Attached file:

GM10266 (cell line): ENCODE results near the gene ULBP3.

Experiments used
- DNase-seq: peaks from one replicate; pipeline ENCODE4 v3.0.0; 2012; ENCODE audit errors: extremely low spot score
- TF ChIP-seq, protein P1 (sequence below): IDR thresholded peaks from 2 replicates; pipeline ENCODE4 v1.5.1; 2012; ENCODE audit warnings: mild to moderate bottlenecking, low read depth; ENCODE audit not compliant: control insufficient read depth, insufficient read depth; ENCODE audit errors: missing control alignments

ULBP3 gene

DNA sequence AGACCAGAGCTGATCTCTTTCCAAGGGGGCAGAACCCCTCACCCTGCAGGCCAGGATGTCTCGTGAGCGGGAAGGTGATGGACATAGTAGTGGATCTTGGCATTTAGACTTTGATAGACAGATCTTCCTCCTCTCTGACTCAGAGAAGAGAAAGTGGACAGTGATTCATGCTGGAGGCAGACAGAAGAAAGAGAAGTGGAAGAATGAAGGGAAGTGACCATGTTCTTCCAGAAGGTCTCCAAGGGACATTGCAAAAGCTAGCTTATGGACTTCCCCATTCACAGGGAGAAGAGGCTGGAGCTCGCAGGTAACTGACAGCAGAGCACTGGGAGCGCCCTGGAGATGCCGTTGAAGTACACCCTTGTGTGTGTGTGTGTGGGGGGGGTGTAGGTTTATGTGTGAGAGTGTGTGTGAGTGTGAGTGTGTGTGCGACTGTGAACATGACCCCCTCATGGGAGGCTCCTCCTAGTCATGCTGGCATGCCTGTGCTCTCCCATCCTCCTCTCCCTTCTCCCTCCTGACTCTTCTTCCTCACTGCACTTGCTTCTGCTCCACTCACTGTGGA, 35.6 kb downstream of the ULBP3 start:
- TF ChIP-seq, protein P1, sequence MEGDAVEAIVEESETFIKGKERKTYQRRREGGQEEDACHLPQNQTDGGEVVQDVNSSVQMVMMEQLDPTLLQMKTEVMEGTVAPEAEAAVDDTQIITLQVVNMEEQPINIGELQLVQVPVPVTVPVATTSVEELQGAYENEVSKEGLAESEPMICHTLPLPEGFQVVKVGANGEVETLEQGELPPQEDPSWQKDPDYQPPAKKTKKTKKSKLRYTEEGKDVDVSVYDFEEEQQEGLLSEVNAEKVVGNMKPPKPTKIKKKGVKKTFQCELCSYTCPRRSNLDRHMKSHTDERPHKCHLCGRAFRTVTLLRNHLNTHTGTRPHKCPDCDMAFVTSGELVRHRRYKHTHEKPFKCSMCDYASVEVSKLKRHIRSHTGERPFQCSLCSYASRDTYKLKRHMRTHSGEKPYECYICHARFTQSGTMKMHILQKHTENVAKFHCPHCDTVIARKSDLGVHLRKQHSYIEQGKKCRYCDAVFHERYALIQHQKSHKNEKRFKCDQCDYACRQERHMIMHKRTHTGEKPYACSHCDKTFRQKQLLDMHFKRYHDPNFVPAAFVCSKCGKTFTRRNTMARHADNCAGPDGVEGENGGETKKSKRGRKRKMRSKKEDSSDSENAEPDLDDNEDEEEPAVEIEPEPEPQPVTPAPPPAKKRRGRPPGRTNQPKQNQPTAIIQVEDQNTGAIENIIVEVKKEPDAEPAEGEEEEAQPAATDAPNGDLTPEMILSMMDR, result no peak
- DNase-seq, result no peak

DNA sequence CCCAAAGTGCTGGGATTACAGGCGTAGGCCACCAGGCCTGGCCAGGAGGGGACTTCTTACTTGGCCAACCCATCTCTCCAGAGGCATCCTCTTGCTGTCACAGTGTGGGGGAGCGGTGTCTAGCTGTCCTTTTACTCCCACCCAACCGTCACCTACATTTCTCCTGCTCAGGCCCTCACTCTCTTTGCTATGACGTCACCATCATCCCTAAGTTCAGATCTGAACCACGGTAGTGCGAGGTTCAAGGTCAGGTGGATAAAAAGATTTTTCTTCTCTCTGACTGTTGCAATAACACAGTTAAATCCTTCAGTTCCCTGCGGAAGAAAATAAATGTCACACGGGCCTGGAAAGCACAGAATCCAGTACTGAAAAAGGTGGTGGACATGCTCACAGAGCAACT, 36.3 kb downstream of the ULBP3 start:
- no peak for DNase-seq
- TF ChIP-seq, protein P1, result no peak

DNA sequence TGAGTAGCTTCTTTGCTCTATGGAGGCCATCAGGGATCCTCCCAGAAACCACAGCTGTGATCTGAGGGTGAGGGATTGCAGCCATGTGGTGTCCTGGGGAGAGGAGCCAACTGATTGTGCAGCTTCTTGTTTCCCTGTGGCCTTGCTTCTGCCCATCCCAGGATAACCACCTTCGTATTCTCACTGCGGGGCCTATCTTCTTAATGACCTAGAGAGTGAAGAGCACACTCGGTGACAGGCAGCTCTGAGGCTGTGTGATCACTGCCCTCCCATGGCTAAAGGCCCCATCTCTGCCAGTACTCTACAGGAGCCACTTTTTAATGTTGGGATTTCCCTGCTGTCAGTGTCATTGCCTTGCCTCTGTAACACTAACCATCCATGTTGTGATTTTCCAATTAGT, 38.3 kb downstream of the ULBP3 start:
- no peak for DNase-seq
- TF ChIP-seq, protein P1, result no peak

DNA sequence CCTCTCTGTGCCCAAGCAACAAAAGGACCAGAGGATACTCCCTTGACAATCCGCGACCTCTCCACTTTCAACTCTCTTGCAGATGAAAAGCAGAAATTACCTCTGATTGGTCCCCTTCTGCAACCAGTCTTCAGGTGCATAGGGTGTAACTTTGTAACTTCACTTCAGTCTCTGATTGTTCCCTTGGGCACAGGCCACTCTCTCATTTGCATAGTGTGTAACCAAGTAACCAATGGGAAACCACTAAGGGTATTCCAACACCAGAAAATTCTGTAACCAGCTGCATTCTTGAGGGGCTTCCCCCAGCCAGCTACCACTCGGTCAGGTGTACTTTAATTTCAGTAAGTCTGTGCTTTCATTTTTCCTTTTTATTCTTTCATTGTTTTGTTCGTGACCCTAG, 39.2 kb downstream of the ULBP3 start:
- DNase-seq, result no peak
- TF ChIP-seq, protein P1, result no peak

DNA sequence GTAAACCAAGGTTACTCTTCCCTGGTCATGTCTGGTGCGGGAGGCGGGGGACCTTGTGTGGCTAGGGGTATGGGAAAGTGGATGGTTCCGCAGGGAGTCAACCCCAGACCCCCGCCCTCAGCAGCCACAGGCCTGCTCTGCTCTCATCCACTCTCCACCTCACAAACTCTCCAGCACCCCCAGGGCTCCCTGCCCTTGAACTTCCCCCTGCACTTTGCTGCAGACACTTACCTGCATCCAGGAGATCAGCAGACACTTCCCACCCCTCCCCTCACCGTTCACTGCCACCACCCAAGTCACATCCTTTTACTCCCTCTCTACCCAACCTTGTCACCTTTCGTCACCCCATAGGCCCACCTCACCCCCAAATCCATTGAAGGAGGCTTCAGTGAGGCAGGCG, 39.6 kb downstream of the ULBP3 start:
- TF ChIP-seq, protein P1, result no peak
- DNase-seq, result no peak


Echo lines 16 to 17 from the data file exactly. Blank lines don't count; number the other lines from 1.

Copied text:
- DNase-seq, result no peak
- TF ChIP-seq, protein P1, result no peak